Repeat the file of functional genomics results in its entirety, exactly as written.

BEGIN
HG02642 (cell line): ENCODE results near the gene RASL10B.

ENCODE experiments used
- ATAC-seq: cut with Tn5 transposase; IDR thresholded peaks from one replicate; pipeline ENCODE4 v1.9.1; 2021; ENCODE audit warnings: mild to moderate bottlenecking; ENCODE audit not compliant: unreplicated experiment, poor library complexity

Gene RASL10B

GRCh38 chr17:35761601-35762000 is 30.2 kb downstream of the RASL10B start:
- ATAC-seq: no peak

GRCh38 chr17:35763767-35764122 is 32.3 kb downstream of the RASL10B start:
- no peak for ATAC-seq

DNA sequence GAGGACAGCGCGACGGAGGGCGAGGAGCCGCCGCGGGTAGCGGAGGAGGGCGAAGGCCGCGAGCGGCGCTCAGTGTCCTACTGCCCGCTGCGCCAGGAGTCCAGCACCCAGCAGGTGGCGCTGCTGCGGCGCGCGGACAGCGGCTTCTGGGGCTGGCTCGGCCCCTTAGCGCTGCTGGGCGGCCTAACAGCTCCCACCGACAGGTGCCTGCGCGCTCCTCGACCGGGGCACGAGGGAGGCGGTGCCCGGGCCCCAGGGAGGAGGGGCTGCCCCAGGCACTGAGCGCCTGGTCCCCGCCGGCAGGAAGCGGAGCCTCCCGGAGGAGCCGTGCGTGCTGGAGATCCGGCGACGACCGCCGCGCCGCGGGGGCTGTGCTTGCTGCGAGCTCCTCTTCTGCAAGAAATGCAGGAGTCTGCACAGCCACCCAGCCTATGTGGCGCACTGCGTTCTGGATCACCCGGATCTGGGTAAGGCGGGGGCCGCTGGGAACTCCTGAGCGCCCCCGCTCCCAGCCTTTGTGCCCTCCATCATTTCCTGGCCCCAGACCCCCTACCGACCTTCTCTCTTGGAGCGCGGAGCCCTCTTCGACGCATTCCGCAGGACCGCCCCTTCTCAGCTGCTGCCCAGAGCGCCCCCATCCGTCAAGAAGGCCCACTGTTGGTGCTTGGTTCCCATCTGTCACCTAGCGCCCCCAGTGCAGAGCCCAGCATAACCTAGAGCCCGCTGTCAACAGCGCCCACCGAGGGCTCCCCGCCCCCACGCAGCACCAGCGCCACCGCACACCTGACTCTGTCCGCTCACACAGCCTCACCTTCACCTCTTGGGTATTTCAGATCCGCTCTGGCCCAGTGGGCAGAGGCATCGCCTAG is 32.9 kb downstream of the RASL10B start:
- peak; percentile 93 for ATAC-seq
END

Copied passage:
HG02642 (cell line): ENCODE results near the gene RASL10B.

ENCODE experiments used
- ATAC-seq: cut with Tn5 transposase; IDR thresholded peaks from one replicate; pipeline ENCODE4 v1.9.1; 2021; ENCODE audit warnings: mild to moderate bottlenecking; ENCODE audit not compliant: unreplicated experiment, poor library complexity

Gene RASL10B

GRCh38 chr17:35761601-35762000 is 30.2 kb downstream of the RASL10B start:
- ATAC-seq: no peak

GRCh38 chr17:35763767-35764122 is 32.3 kb downstream of the RASL10B start:
- no peak for ATAC-seq

DNA sequence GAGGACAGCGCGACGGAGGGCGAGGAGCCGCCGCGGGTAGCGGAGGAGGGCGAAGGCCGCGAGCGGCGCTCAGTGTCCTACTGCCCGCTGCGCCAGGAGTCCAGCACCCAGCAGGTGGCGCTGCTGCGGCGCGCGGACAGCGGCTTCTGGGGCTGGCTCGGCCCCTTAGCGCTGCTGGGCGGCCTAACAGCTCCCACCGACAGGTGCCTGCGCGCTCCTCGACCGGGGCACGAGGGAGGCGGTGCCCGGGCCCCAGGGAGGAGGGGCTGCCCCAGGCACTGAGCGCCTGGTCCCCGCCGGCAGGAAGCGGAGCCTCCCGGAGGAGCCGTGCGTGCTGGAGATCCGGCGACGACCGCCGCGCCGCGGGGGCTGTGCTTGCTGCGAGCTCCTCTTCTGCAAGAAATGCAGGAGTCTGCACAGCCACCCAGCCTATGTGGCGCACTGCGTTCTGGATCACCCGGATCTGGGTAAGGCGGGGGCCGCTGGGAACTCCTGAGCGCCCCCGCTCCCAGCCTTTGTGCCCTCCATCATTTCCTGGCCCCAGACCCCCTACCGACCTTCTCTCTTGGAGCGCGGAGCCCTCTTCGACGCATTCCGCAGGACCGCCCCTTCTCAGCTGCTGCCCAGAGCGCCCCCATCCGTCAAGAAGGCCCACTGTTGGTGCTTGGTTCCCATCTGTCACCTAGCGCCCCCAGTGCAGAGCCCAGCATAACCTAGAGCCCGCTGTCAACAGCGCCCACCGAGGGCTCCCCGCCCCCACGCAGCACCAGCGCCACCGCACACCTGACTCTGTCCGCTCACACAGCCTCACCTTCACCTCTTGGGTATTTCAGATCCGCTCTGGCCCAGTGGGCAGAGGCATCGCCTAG is 32.9 kb downstream of the RASL10B start:
- peak; percentile 93 for ATAC-seq